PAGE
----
It must be noted that the "child protection" provisions of the CDA and related federal statutes intended to prevent the Internet dissemination of material harmful to minors have been repeatedly challenged as unconstitutional. See e.g. Reno v. ACLU, 521 U.S. 844 (1997) (holding 47 U.S.C. 223 of the CDA unconstitutional on First Amendment grounds); Ashcroft v. Free Speech Coalition, 535 U.S. 234 (2002) (holding the Child Pornography Prevention Act, 18 U.S.C. 2251 et. seq., which prohibited the transmission or possession of computer generated child pornography images, unconstitutional); Ashcroft v. American Civil Liberties Union, 542 U.S. 656 (2004) (enjoining enforcement of the successor provision to 47 U.S.C. 223, the Child Online Protection Act, 47 U.S.C. 231, on grounds that the statute is likely unconstitutional.) In response to these decisions, Congress has repeatedly revised the relevant statutes, only to begin anew the legal chase. See e.g. Ashcroft v. American Civil Liberties Union, 542 U.S. 656 supra; American Civil Liberties Union v. Gonzales, 478 F.Supp.2d 775 (E.D. Pa. 2007). Consequently the "liability thicket" in this area is particularly dense and uncertain.

    VI. Consumer Protection and the Internet: FTC Unfairness and Deception Policies and Related Statutes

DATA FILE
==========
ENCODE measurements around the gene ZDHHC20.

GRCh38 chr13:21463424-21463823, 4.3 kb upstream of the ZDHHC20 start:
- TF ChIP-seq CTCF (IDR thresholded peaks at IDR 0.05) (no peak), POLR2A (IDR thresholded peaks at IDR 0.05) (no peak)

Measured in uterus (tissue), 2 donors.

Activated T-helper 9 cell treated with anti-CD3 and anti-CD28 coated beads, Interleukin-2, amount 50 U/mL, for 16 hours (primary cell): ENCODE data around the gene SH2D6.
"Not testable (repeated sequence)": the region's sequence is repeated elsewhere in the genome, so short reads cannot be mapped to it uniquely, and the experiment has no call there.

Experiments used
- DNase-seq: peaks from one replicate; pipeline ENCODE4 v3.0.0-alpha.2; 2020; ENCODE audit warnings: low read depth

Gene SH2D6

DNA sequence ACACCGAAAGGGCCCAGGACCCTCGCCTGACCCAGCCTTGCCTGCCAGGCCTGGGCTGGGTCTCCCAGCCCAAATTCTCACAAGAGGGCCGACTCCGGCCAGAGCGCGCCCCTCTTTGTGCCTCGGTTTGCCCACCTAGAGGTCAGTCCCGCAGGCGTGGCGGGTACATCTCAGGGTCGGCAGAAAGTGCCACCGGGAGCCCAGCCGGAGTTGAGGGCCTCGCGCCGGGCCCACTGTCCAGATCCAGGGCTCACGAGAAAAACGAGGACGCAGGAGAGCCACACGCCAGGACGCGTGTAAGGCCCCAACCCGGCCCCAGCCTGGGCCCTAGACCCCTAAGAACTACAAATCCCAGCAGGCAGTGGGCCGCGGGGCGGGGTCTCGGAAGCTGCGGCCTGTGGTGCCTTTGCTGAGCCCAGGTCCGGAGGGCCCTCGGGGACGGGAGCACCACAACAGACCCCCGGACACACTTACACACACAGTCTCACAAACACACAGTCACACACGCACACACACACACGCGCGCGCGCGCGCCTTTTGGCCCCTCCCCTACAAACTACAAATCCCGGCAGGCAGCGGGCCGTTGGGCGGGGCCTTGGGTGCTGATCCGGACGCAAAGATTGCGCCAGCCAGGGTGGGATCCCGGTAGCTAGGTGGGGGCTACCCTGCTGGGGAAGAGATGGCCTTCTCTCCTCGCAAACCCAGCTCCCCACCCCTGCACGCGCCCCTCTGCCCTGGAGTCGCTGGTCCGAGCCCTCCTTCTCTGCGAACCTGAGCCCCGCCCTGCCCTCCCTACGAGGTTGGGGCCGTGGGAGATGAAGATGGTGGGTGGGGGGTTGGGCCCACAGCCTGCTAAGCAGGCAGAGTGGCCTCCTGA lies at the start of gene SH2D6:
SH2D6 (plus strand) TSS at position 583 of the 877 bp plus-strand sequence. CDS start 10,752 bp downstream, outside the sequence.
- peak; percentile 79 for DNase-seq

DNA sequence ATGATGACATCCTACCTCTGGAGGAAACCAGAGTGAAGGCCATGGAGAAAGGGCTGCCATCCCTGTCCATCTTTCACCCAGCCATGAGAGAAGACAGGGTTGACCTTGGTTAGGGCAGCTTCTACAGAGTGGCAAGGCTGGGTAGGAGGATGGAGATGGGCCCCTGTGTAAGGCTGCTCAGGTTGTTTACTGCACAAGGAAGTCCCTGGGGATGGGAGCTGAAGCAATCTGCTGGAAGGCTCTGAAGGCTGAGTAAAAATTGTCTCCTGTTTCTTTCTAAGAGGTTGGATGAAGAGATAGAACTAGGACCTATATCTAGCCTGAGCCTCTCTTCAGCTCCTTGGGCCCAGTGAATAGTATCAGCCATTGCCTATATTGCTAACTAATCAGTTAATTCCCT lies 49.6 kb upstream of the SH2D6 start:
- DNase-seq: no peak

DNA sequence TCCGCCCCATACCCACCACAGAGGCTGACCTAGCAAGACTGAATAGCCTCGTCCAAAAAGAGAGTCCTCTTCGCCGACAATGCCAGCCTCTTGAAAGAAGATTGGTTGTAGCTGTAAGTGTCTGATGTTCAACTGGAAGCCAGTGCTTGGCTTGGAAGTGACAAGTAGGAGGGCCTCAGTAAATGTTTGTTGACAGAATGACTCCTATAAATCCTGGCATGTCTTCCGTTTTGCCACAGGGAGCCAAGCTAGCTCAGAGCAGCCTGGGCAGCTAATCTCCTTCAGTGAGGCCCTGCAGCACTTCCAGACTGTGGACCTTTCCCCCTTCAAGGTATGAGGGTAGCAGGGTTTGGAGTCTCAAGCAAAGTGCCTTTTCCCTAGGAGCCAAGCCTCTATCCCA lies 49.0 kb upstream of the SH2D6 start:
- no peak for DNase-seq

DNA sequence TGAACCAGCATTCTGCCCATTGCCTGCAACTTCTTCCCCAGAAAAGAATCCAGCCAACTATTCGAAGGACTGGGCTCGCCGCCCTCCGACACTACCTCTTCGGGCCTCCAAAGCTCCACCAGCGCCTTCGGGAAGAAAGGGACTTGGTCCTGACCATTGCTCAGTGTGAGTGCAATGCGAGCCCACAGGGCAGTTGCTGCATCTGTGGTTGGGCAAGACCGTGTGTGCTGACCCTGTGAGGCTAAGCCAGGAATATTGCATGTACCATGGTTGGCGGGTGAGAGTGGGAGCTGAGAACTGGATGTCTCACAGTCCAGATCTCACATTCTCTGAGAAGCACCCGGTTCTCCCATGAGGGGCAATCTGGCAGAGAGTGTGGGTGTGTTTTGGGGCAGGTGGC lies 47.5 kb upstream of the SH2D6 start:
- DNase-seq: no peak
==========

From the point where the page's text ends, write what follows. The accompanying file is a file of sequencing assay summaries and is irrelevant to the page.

In addition to intellectual property and "information injury" liability, e-commerce entities can incur liability for violations of consumer rights and interests. Given that the same universe of commercial conduct and consumer protection laws that apply to "brick and mortar" transactions apply with equal force to e-commerce, however, it would be impossible to summarize here every commercial or consumer protection law that can give rise to liability in connection with Internet consumer transactions. A more practical approach would be to identify legal authority especially attuned to addressing infractions and injuries likely to arise in the Internet context. See Thomas B. Leary, Unfairness and the Internet, 46 Wayne L. Rev. 1711, 1723-24 (2000) "The Internet poses significant challenges to [the] consumer protection mission. The characteristics of cyberspace that create such remarkable potential for economic growth have also made it an incubator for fraud. Low barriers to entry, immediate and global access to innumerable consumers, and the low marginal costs of communications with potential customers make it possible for anonymous con artists with a transitory presence to take advantage of consumers, without the discipline of normal market correctives. Mail order and telemarketing have some of the same characteristics-i.e., transactions between parties who do not know one another-but cyberspace involves another level of separation. In addition, the borderless nature of commerce poses significant law enforcement problems which increase the incentives to engage in cross-border fraud." (Commissioner, Federal Trade Commission.)